Saturday, February 27, 2010

Se-Kyung's Graduation from SNU

In the title header for this blog it says that I'm 'currently in the midst' of a PhD. Sooner or later I think I'm going to have to update that statement to 'currently somewhere in the mists'. While I realised that it wasn't going to be a walk in the park, the difficulty of studying here has surpassed a lot of my expectations.
Some difficulties arise from the logistical quagmire of modern molecular biology, but most are related to the eccentricities of particular joyless lab colleagues who have perhaps spent too much time inhaling volatile chemicals. My project interests me greatly, but life continues in a surreal kind of personal stalemate, where half of me wants to escape the difficulties and the other half won't let me.

But at the end of every academic tunnel there is a light. It's sometimes so miniscule that some may completely miss the tiny 7-photon emission, which, incidentally, is the minimum amount of light that a human eye can detect. Luckily for us though, a divinely selected labmate will occasionally accelerate towards the end, and finally emerge in a blazing fireball of scholastic glory, leaving behind the formless abyss that is grad student life.
Its beckoning glow encourages the rest of us, still meandering aimlessly in the murky mudpools of the pre-thesis swamp.

Yesterday, that is exactly what happened to our master's student, Se-Kyung Kim. More or less.

Se-Kyung just completed a 2 year degree here, after probably what seemed like an eternity for her. She spent countless hours repeating cell counts, running centrifuges and inoculating rice plants in the fields of Iksan. All of the hard work finally paid off and it was time for her to graduate.

Here she is with Eun-Hye, her favourite lunchtime buddy and lab gossip correspondent. The view in the background is of Gwanaksan, which is a mountain close to our campus.

And here are the three of us, as portrayed by my camera. I propped it up on a nearby post, with a 10 second detonation fuse.
Although it looks like I'm making the famous Korean loveheart sign with my hands, it's entirely accidental.
Apparently that's the way I like to hold my camera case in photos.

Korean labs are a minefield of unwritten customs and etiquette. Successful navigation often comes second nature to those who grew up here, but for the rest of us it's often a matter of trial-and-explosion. Hong-sup is a lab senior and passive-aggressive enforcer of the status-quo, but I don't mind him too much. He's certainly a lot nicer than the other senior we have, whose name we shall not mention, lest we taint the ethical purity that this blog has become.

More or less.

And on the left there is Gi-Yong, one of our new students who spent 14 years studying in Vancouver. She's Korean, but westernised to a delightful extent.

Se-Kyung has quite a lot of friends from the other labs on level 5, some of whom graduated simultaneously. Sujin used to study in the Clinical Plant Pathology Lab and was also a cheerful character to have around. It's sad to see them leave.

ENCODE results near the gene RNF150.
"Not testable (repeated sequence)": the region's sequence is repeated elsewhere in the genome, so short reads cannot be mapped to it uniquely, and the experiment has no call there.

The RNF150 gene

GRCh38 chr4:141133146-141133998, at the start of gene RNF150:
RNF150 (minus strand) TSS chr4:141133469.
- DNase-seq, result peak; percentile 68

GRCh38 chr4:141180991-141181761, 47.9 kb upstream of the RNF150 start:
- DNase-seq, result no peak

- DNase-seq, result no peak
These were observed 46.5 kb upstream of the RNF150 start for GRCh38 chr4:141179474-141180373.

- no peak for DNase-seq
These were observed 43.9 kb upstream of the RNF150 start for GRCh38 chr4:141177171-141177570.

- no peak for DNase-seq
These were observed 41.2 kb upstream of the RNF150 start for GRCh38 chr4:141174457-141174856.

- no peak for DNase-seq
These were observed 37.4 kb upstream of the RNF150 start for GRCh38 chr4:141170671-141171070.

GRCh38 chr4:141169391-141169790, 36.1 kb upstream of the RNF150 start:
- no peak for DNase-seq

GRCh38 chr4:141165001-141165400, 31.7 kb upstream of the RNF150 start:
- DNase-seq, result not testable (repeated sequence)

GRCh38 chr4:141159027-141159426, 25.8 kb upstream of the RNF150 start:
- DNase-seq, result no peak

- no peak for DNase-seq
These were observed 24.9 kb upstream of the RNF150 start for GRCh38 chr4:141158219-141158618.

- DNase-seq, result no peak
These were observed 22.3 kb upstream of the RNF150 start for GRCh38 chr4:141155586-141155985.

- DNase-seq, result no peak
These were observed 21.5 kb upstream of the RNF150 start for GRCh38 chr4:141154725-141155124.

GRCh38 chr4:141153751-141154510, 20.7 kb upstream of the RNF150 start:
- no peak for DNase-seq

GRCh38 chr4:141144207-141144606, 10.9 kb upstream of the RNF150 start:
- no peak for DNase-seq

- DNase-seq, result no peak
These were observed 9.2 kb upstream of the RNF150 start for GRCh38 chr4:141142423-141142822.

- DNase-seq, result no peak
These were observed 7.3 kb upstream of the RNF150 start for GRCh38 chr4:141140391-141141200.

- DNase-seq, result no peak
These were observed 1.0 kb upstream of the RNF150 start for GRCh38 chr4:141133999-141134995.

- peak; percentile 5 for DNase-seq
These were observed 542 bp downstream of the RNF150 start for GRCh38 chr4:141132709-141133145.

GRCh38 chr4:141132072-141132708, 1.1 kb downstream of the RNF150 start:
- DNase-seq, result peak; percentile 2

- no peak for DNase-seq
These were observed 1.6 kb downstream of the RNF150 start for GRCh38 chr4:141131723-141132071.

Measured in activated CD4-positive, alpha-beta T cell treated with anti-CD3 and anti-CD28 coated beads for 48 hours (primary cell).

So what do you do when you graduate from a master's degree? You buy yourself a nice handbag to celebrate.
This is Se-Kyung's new handbag that matched her graduation gown quite admirably. I wonder if it was intentional.
She recently applied, and was accepted into Samsung Hospital as a cancer researcher.

Congratulations Se-Kyung and all the best for future!

Wednesday, February 17, 2010

Vote For LiNK

Here's something I think is worthwhile, mentioned on two of the best Korea-related blogs, ROKdrop and the Marmot's Hole. Pepsi is running a contest for good ideas, and the two with the most votes will win US$250K.

Photo credit: Table Talk

Liberty in North Korea (LiNK) wants to use the money to help North Korean refugees adapt to life in the US. They're ranked at number 4 now, but even if they don't win, it's still good publicity for the plight of refugees who somehow manage to escape from one of the most brutal dictatorships in history.

Friday, February 12, 2010

Shinsegae Centum City, Busan

When I first came to Korea, I was eating Korean barbecue at least three times a week. Contrary to my initial hasty assumptions, one cannot predominantly subsist on meat and leafy vegetables without some degree of inevitable toilet trouble. Since then I've dropped my barbecue intake to about once a month, which has worked a lot better.

Heather used to complain whenever I posted up a funny looking photo of herself here, but I think she's gradually gotten used to it. One thing we did for the first time on this occasion was to take the excess uncooked meat that we ordered back home with us. The waiter wrapped it up in a bag for us without any fuss.

Although we originally planned to visit Busan every month or so, we're only managing to make it a few times per year. Since I was there last, Shinsegae have built the world's largest department store at Centum City, so we went along to have a look.